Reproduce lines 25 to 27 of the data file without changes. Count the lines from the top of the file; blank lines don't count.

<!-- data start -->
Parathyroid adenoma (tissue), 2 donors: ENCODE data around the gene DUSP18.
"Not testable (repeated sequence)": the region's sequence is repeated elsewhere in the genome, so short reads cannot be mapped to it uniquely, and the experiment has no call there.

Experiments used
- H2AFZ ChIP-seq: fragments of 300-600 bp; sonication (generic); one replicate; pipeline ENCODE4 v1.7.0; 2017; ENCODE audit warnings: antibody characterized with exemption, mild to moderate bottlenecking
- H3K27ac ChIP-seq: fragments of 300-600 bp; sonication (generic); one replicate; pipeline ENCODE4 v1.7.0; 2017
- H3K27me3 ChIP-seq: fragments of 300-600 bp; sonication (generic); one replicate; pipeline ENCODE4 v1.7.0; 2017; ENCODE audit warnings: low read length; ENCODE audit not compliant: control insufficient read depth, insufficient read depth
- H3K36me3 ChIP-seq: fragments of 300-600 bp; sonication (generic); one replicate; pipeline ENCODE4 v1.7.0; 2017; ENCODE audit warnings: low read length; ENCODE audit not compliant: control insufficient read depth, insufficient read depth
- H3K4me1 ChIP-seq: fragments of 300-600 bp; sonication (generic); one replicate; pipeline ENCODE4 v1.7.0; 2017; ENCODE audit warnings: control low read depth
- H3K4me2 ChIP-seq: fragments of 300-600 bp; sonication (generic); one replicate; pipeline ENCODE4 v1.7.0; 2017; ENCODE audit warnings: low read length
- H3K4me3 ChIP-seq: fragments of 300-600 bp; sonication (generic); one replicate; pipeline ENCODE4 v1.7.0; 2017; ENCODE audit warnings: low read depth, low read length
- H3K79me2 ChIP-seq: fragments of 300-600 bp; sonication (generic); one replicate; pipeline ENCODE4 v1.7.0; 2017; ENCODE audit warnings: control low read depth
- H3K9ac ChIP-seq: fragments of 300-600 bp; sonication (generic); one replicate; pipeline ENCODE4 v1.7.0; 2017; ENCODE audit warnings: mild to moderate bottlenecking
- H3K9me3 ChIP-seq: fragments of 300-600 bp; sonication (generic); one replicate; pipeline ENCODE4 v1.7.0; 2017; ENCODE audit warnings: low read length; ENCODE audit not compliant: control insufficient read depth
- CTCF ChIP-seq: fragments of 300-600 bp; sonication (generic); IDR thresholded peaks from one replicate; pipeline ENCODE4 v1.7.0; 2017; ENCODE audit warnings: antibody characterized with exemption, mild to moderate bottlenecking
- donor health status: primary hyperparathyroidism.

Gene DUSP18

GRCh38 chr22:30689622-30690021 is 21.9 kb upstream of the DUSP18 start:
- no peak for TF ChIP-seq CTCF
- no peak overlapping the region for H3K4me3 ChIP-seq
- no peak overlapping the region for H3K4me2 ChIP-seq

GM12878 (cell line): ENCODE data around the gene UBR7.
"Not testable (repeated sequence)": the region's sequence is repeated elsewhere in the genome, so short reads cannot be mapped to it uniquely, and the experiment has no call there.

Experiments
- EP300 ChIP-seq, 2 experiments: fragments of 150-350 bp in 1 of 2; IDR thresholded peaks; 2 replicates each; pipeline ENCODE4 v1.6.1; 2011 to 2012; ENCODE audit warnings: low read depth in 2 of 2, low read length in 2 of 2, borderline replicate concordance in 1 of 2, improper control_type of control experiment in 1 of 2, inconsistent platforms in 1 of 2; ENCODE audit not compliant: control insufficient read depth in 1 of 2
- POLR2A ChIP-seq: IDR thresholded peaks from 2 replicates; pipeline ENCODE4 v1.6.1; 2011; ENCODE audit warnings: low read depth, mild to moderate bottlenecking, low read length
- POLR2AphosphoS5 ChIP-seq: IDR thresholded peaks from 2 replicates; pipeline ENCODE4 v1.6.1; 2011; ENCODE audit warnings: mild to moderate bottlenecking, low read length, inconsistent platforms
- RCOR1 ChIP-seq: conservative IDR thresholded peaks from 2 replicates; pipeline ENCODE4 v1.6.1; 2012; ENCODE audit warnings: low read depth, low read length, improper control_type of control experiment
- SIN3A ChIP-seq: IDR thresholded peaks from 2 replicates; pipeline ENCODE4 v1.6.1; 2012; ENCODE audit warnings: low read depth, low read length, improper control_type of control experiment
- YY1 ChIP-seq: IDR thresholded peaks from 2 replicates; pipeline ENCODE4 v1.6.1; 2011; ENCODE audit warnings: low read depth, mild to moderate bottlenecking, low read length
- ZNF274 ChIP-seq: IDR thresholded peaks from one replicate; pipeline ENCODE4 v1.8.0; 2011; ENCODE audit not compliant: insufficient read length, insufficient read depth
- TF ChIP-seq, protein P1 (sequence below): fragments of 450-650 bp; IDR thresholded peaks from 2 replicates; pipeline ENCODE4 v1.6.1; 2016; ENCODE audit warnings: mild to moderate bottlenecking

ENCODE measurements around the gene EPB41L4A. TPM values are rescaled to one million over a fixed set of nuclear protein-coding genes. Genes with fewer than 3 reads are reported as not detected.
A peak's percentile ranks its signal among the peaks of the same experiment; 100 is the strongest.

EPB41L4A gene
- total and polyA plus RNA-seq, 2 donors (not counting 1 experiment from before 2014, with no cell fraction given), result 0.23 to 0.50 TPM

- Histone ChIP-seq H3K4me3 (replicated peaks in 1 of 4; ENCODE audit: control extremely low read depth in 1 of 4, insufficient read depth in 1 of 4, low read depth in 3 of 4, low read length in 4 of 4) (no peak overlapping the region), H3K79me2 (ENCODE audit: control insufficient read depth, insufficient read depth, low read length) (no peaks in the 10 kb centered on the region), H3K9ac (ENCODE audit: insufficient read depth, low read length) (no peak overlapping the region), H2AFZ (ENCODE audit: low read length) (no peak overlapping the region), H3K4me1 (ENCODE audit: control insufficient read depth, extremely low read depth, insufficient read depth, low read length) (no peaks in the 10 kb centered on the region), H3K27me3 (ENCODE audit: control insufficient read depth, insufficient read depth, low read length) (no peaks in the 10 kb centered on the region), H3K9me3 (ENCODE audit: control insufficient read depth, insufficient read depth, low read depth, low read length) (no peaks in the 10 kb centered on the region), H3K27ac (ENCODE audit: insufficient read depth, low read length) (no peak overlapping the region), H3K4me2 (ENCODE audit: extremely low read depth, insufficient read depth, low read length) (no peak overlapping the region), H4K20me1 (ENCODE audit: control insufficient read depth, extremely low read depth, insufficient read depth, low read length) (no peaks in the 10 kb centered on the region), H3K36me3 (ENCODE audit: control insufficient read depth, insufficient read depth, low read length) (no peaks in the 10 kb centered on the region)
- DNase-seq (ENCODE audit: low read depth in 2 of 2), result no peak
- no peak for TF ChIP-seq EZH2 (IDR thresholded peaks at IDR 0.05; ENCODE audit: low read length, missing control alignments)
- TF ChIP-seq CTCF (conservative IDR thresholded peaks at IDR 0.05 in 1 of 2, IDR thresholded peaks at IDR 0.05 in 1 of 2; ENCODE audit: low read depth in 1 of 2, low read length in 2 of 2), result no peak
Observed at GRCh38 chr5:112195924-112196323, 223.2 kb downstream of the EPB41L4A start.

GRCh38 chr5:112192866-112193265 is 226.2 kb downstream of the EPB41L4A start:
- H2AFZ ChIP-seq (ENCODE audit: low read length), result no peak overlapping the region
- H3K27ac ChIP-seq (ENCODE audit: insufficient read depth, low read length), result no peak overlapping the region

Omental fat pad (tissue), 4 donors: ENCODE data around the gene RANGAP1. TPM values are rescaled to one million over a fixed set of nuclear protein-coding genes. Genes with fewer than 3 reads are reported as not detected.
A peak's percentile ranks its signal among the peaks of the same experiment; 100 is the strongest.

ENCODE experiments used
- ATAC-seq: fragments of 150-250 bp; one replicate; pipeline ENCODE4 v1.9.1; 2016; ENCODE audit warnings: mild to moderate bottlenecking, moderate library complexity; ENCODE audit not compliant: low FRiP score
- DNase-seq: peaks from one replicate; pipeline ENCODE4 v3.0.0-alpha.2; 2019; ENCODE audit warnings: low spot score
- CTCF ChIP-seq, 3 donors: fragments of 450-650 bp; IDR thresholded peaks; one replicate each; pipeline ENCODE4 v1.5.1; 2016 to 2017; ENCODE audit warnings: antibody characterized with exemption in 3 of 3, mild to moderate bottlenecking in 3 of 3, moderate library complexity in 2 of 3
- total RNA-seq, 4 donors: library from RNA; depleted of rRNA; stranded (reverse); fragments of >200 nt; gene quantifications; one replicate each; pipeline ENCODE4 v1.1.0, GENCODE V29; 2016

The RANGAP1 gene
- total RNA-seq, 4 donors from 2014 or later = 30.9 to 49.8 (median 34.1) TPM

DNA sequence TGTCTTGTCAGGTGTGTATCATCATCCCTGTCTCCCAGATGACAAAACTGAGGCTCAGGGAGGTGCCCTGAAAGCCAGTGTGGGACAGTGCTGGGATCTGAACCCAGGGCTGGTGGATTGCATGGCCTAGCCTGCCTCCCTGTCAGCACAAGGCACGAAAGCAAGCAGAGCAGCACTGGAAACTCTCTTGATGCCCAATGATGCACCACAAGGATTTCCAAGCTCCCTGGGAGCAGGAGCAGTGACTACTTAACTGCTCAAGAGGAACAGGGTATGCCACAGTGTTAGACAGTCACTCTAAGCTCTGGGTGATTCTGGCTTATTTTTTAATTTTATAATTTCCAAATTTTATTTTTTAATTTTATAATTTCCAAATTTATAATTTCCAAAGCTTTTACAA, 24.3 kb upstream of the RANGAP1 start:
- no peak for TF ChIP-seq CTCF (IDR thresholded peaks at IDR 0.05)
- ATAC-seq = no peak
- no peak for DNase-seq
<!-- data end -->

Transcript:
- POLR2A ChIP-seq: IDR thresholded peaks from 2 replicates; pipeline ENCODE4 v1.6.1; 2011; ENCODE audit warnings: low read depth, mild to moderate bottlenecking, low read length
- POLR2AphosphoS5 ChIP-seq: IDR thresholded peaks from 2 replicates; pipeline ENCODE4 v1.6.1; 2011; ENCODE audit warnings: mild to moderate bottlenecking, low read length, inconsistent platforms
- RCOR1 ChIP-seq: conservative IDR thresholded peaks from 2 replicates; pipeline ENCODE4 v1.6.1; 2012; ENCODE audit warnings: low read depth, low read length, improper control_type of control experiment